Here are some questions we'd like to ask the former systems administrator at the National Security Agency to learn more about the motivation behind his leak of the U.S. government's top-secret information collection programs.
The federal government has identified dozens of cases of alleged falsification of reports submitted by investigators - federal employees and contractors - examining individuals being considered for security clearances.
National Security Agency Director Keith Alexander declined to say that the agency would stop using contractors in top secret IT positions to prevent a leak such as the one that exposed NSA programs to collect metadata on American citizens.
Regulations initially cause organizations to spend more funds on data breaches, but eventually those rules could save enterprises money, the Ponemon Institute's Larry Ponemon says in analyzing his latest study on breach costs.
A result of recent DDoS attacks targeting American banks and the lackluster OpUSA campaign against the federal government has been improved sharing of threat information, former DHS cybersecurity leader Mark Weatherford says.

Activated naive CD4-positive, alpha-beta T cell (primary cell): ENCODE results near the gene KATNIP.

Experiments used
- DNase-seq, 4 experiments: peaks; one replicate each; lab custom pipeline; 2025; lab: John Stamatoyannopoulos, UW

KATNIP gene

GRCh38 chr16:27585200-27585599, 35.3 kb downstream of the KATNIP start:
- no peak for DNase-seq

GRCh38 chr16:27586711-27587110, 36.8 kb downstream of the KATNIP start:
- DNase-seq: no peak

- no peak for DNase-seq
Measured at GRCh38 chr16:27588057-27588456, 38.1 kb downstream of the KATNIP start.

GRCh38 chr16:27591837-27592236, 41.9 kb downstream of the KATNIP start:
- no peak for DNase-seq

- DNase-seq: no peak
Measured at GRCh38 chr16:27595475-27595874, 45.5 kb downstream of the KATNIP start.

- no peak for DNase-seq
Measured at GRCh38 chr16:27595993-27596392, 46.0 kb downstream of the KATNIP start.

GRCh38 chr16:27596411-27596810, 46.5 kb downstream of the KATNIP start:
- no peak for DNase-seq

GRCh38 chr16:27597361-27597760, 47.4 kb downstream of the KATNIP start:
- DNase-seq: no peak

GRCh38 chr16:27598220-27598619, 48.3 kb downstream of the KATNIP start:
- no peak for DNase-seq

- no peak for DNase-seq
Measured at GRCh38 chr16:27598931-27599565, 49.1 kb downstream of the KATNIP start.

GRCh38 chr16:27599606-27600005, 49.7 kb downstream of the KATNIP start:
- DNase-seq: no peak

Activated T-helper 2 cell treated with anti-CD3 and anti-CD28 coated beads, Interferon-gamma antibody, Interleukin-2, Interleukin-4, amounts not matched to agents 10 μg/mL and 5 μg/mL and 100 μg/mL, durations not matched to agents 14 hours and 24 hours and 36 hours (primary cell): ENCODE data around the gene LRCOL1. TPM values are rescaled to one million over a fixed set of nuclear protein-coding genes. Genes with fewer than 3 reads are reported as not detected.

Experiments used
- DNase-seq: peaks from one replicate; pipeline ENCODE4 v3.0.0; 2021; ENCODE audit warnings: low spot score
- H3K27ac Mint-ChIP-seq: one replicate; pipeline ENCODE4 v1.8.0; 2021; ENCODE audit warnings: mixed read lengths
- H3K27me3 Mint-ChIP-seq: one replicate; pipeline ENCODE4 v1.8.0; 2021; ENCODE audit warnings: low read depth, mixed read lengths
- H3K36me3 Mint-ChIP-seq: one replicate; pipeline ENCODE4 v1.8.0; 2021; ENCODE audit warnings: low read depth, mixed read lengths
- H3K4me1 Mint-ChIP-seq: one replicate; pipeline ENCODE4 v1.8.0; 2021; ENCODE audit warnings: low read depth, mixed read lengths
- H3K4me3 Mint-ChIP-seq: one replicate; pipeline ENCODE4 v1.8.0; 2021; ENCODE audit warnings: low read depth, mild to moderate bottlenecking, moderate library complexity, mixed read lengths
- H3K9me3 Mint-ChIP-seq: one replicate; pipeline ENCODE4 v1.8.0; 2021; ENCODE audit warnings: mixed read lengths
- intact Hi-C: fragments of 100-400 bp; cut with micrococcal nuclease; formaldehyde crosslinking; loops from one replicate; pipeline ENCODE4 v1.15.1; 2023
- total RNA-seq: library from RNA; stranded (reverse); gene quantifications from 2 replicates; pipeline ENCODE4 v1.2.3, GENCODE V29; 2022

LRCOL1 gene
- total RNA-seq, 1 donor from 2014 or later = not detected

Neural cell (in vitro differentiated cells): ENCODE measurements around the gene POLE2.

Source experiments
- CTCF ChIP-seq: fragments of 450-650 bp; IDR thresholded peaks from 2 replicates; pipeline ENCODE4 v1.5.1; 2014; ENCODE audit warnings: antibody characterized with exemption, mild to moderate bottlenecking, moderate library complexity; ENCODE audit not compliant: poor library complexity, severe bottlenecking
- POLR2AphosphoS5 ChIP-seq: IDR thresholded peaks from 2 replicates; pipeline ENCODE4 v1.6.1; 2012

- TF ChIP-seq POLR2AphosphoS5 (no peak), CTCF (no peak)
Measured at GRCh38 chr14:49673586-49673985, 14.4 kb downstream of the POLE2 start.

A House panel establishes a bipartisan supply chain working group to explore the federal government's role in helping industry assure that IT and telecommunications wares they buy abroad are safe from exploits.
A $400,000 federal penalty stemming from the investigation of a breach at a clinic owned by Idaho State University is the latest example of how even relatively small security incidents can trigger hefty sanctions.
"Organizations have to be able to develop their security plans that really talk to their specific mission," National Institute of Standards and Technology's Ron Ross says. "The overlay concept is introduced to allow that specialization."
A key difference between state-sponsored espionage and organized criminals or hacktivists is the level of persistence and determination to break through defenses. Here's advice from security experts on defending against nation-state attacks.
Payment data and personal information are both attractive targets for criminals, says breach investigator Erin Nealy Cox of forensics firm Stroz Friedberg. Learn why she says card data isn't the only lucrative target.